In this particular case, when I say abstract, I mean a totally deterministic game with perfect information. Random elements need not apply. Theme is strictly optional and usually doesn’t come up. Two players is usually the standard but not always.

(So, yes, that means games like Blockers or Ingenious would not qualify for this particular case but Medina, even though it has a fairly strong theme, would. I reserve the right to change my definition of an abstract in a future blog entry )

Historically, this has been one of the biggest arch template of gaming. Chess, Checkers, Go, Mancala, Nine Man Morris, games that have passed down the centuries have all fit this mold. Heck, if it wasn’t for Backgammon and Parcheesi, you could try and argue that perfect information, luck-free games are the history of gaming. (But then we have primordial knuckle bone dice and realize how wrong we are )

And, looking at the history of game development, people are coming up with new abstracts all the time and have been for decades. Now, it is true that we have had some really great ones come out lately. Blokus, the GIPF Project, Hive, all of those are so good that you could say we’re living in an abstract renaissance. However, there have always been a lot of them out there.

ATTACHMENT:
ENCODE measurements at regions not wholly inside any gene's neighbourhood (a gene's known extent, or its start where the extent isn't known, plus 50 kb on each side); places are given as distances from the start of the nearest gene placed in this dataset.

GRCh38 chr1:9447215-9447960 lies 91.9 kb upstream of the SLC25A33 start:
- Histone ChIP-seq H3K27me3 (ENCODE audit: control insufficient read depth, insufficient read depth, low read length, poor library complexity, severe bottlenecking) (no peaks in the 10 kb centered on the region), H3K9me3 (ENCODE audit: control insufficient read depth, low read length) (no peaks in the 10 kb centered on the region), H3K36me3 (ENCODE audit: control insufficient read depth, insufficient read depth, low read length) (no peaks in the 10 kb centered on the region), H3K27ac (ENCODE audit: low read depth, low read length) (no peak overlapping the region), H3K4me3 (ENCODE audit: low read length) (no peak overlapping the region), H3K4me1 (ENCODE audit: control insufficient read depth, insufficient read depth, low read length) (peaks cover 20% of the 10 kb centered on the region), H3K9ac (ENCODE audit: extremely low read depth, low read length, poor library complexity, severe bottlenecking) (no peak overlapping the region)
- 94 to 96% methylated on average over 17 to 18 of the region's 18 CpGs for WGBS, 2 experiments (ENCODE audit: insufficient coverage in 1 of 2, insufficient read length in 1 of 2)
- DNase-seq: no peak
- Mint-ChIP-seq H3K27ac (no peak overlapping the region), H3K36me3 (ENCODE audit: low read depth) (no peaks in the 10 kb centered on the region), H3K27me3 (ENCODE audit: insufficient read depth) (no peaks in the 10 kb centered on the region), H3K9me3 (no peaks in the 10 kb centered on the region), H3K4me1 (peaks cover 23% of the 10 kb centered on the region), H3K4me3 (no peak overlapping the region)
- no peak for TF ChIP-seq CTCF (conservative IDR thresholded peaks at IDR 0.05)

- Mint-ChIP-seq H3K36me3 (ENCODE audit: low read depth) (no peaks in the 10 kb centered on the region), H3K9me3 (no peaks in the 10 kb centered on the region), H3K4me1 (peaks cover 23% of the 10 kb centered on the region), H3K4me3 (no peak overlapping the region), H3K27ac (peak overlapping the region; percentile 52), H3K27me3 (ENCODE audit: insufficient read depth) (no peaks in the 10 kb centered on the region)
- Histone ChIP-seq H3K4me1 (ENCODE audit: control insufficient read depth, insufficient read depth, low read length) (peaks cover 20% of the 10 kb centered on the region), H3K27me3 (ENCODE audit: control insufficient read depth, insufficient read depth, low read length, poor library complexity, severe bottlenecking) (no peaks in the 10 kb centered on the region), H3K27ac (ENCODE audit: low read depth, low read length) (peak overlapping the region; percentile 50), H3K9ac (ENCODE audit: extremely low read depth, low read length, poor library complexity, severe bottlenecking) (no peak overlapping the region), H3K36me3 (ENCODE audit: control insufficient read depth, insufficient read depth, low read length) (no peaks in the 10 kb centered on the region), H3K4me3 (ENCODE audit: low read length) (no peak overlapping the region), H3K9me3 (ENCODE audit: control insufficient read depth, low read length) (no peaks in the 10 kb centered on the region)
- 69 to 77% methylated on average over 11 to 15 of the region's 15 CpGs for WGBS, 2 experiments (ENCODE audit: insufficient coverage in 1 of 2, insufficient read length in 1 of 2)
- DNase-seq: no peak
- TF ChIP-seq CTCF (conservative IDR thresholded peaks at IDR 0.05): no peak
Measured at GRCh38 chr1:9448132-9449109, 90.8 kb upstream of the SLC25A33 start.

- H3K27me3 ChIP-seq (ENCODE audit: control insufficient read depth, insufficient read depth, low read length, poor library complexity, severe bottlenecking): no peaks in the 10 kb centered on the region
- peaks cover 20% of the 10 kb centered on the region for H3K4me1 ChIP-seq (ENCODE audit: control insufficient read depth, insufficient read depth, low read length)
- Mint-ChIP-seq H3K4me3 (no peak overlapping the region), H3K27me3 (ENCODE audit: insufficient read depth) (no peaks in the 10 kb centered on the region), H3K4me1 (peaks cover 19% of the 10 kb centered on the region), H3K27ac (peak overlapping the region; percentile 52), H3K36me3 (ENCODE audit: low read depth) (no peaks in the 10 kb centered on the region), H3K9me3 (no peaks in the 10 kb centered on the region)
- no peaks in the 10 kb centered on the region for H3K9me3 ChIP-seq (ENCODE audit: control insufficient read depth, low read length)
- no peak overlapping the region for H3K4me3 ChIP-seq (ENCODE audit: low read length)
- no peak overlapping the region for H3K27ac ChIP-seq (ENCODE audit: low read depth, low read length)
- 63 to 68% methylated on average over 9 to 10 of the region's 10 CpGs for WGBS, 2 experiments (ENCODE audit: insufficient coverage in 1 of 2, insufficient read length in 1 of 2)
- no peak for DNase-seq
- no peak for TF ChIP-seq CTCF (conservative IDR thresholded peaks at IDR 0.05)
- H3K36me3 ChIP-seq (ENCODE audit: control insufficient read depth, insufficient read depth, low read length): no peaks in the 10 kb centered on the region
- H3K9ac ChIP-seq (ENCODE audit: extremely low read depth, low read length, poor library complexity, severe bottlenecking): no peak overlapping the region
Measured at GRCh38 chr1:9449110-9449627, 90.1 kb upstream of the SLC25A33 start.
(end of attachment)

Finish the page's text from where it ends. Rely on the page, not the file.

You would think that there would be some kind of limit to the ways that people could come up with to move or place pieces on a board but there always seems to be a new twist out there for someone to develop.

Now, having said that, that does not mean that any given abstract is actually going to be any good. I have come across plenty of abstracts that weren’t worth the time and effort of playing. Sometimes they are unbalanced and the first or second player has an overwhelming advantage. Other times, they are too easily solved or too easily broken. Sometimes, they are just too damn boring, even to a guy likes this sort of thing.

And, to be honest, testing out a untried abstract is not the easiest thing to do. Even when you know people who like abstracts (and I know a couple), getting folks to play a game that you had to put together yourself can be hard when there are professionally produced games to play that have proven their worth. Heck, I haven’t played most of the games in the Beyond series yet and those are by Sid Sackson!

Fortunately for me, I have access to the site Super Duper Games.

It might be forever in beta format and the graphics may not be anything to write home about but Super Duper Games does have a wide variety of strange and unusual games, a community of friendly players and a system administrator who seems like a really nice guy. Even if I someday make good on my threat to try out yucata, I think I will always keep Super Duper Games bookmarked.